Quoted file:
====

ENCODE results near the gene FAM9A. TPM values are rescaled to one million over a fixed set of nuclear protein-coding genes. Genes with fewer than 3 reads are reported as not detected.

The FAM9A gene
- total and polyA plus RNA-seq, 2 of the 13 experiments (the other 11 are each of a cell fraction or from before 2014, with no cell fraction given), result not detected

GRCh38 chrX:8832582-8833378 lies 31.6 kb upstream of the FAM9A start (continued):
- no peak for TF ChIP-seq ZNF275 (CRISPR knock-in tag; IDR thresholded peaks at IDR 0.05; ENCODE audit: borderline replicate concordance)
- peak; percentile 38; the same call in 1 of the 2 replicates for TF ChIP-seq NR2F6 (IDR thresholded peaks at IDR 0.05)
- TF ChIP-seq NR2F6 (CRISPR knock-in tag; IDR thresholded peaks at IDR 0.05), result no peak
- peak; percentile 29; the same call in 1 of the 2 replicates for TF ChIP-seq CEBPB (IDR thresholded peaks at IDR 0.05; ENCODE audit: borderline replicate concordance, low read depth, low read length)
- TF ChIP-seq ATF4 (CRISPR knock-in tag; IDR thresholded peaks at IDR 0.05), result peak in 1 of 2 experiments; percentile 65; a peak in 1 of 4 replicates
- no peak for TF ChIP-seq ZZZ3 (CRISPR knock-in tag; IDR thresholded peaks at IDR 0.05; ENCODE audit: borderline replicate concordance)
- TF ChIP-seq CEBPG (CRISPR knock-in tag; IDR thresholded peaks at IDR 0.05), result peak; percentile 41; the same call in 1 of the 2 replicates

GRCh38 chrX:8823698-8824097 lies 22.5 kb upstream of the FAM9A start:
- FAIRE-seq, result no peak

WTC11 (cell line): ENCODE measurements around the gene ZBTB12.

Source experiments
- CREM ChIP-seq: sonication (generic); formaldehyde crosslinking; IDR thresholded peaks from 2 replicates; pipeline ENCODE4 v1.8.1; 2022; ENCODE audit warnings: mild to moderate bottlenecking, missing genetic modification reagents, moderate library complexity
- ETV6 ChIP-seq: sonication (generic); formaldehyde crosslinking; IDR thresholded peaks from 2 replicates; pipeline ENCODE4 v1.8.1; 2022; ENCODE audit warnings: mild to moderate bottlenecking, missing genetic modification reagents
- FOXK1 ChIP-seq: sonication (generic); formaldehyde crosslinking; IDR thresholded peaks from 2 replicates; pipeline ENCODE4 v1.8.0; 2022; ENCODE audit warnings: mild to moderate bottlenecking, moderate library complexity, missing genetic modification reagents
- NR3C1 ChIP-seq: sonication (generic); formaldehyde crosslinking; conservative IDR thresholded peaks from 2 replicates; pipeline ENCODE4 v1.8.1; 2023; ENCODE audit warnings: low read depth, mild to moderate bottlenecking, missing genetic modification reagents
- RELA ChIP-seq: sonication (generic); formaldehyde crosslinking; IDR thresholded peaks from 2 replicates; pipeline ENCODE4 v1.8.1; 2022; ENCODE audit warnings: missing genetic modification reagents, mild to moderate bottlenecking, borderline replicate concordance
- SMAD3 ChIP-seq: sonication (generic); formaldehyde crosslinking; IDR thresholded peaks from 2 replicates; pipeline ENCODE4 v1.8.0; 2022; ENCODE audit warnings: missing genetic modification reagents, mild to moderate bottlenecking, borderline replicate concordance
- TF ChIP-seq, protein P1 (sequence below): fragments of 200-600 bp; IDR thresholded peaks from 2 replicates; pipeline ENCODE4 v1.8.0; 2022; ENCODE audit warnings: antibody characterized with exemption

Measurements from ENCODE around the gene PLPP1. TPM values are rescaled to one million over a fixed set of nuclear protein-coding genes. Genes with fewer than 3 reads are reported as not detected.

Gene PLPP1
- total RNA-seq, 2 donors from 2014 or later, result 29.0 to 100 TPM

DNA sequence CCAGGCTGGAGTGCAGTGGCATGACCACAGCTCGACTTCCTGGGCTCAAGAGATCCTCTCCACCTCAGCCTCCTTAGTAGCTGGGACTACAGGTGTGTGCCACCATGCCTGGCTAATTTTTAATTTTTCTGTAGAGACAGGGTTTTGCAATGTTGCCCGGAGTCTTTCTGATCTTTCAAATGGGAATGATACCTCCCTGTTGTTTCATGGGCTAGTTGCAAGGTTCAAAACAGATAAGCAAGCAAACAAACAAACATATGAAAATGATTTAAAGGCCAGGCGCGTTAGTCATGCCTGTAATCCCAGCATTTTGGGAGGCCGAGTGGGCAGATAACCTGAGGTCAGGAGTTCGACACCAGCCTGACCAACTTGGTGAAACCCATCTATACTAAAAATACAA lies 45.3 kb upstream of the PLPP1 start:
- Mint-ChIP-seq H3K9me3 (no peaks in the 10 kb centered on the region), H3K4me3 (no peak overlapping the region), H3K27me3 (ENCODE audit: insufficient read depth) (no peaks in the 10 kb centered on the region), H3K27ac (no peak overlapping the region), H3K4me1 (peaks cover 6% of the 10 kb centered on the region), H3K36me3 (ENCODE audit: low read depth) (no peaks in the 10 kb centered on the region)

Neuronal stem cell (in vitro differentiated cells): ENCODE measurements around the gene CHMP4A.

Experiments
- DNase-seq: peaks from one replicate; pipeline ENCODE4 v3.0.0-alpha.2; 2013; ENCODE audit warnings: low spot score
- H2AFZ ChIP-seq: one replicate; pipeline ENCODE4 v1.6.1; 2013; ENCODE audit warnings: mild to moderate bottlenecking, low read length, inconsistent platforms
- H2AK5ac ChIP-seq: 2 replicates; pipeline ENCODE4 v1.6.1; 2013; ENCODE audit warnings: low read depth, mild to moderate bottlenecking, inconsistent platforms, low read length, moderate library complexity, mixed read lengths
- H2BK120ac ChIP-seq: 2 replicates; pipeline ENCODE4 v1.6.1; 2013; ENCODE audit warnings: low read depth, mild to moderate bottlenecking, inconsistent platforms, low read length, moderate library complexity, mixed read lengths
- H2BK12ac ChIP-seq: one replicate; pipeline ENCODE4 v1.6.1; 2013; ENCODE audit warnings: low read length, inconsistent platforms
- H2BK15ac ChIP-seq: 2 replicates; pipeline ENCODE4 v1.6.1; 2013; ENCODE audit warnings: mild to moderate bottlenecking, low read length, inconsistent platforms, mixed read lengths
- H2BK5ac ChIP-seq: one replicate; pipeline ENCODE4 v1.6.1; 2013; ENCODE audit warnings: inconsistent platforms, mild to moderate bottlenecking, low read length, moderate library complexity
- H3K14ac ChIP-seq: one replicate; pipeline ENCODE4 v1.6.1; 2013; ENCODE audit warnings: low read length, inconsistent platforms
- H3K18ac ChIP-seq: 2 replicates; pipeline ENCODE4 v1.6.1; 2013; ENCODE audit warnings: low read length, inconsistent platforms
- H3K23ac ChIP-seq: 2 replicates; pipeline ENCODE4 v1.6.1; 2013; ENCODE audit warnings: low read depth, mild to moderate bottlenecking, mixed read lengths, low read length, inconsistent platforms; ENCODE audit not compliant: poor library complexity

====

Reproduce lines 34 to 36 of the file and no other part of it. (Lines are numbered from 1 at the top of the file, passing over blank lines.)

- H2BK12ac ChIP-seq: one replicate; pipeline ENCODE4 v1.6.1; 2013; ENCODE audit warnings: low read length, inconsistent platforms
- H2BK15ac ChIP-seq: 2 replicates; pipeline ENCODE4 v1.6.1; 2013; ENCODE audit warnings: mild to moderate bottlenecking, low read length, inconsistent platforms, mixed read lengths
- H2BK5ac ChIP-seq: one replicate; pipeline ENCODE4 v1.6.1; 2013; ENCODE audit warnings: inconsistent platforms, mild to moderate bottlenecking, low read length, moderate library complexity